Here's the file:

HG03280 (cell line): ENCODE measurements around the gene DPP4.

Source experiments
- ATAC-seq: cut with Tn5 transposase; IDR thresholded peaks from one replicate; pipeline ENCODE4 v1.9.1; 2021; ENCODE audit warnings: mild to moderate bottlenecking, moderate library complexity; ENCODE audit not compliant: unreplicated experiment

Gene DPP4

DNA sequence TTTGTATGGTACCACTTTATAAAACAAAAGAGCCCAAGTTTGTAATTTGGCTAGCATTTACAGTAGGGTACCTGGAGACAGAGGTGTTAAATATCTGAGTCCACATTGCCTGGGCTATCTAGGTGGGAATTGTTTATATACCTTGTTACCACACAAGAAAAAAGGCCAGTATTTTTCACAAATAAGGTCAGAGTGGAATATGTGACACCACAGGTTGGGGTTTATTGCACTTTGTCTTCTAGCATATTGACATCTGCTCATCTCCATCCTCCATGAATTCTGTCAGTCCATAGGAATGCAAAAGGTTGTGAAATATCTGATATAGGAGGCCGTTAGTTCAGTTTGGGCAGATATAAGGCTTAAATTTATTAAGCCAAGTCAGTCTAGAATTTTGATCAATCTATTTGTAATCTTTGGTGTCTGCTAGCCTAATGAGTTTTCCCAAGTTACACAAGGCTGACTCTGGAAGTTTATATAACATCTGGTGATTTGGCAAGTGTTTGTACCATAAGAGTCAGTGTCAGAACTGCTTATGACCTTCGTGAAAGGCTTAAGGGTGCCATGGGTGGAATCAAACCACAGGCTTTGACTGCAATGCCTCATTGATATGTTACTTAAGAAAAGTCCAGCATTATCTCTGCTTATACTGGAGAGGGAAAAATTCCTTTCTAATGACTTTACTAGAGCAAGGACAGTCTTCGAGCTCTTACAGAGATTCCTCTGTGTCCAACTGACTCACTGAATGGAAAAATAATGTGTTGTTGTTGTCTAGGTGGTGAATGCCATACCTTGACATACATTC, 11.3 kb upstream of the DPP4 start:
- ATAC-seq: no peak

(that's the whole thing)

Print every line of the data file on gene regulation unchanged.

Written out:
HG03280 (cell line): ENCODE measurements around the gene DPP4.

Source experiments
- ATAC-seq: cut with Tn5 transposase; IDR thresholded peaks from one replicate; pipeline ENCODE4 v1.9.1; 2021; ENCODE audit warnings: mild to moderate bottlenecking, moderate library complexity; ENCODE audit not compliant: unreplicated experiment

Gene DPP4

DNA sequence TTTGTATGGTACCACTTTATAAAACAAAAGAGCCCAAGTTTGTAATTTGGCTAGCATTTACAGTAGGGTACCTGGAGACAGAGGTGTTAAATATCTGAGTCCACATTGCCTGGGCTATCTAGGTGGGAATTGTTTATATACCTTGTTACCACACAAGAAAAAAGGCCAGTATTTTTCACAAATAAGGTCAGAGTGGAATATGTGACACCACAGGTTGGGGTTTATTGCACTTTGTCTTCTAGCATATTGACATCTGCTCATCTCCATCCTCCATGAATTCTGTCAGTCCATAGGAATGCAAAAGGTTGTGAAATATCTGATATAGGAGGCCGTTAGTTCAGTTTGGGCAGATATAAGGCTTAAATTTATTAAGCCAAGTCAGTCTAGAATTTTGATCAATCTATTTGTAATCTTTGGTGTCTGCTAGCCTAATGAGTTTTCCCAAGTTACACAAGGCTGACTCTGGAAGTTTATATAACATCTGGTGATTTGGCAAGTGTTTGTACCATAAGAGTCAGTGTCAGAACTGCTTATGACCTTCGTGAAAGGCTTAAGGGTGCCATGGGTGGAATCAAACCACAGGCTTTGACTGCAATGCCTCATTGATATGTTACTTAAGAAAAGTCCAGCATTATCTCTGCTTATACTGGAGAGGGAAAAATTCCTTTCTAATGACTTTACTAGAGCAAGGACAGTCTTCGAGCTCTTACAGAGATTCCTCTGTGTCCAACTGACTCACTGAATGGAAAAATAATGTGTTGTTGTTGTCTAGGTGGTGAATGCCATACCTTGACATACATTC, 11.3 kb upstream of the DPP4 start:
- ATAC-seq: no peak